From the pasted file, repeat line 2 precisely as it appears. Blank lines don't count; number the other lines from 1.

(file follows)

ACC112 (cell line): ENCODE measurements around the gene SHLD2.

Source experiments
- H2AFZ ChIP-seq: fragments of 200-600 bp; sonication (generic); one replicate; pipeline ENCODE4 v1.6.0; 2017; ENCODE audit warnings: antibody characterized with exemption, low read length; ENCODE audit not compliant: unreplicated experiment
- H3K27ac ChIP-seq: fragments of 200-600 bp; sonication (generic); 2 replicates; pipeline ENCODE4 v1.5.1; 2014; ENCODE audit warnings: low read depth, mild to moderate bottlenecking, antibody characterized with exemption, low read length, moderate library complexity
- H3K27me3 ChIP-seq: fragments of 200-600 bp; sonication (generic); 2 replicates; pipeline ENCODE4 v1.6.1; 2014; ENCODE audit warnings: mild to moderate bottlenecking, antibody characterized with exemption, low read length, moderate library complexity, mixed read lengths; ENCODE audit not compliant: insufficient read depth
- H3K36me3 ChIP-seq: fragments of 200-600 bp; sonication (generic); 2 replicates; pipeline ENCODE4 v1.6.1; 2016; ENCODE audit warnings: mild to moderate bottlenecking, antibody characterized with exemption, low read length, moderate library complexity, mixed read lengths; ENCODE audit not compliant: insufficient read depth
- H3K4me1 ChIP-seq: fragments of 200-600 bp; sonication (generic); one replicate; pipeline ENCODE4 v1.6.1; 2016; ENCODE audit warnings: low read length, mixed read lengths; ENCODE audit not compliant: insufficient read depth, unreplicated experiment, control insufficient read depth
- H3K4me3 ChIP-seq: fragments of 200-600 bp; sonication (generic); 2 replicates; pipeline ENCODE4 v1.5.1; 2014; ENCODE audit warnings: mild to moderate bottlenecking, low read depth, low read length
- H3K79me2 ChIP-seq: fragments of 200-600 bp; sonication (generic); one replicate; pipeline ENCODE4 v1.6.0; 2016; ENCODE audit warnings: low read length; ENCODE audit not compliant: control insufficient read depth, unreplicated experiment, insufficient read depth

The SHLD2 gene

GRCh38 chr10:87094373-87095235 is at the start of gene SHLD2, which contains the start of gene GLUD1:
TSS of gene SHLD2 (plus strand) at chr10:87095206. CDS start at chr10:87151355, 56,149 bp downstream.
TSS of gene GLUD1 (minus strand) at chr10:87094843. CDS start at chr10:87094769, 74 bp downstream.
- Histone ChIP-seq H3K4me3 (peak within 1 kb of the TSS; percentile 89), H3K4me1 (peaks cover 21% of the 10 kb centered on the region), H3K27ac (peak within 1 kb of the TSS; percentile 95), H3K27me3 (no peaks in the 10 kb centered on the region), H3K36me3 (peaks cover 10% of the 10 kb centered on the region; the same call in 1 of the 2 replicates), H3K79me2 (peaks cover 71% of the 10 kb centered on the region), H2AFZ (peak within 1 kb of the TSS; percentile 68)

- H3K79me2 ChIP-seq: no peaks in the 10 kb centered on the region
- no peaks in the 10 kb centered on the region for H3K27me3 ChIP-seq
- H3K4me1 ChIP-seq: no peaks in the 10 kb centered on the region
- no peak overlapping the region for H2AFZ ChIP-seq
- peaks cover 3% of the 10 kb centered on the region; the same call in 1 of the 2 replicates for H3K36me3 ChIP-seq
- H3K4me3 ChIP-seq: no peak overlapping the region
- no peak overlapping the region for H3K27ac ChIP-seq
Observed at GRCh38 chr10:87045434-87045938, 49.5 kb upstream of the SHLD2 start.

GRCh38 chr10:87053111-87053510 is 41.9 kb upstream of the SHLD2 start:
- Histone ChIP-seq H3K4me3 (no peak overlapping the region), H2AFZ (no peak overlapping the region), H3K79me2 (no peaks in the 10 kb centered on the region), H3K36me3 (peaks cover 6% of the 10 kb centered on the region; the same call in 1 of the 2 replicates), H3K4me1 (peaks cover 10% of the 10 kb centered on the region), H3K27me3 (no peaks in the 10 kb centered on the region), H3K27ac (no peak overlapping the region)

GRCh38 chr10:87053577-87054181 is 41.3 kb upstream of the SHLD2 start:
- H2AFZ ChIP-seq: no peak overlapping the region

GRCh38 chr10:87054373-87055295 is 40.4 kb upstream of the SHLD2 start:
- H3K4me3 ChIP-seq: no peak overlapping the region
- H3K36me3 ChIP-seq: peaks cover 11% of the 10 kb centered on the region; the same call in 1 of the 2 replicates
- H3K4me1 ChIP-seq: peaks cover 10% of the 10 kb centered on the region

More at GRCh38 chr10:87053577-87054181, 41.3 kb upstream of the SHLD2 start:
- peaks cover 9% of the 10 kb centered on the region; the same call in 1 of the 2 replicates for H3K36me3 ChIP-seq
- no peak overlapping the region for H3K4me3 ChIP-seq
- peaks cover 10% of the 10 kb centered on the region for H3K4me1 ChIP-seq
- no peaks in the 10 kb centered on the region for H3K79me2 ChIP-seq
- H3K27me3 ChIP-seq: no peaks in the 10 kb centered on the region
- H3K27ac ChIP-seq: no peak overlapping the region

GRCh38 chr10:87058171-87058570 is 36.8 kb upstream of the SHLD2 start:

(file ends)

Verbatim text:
Source experiments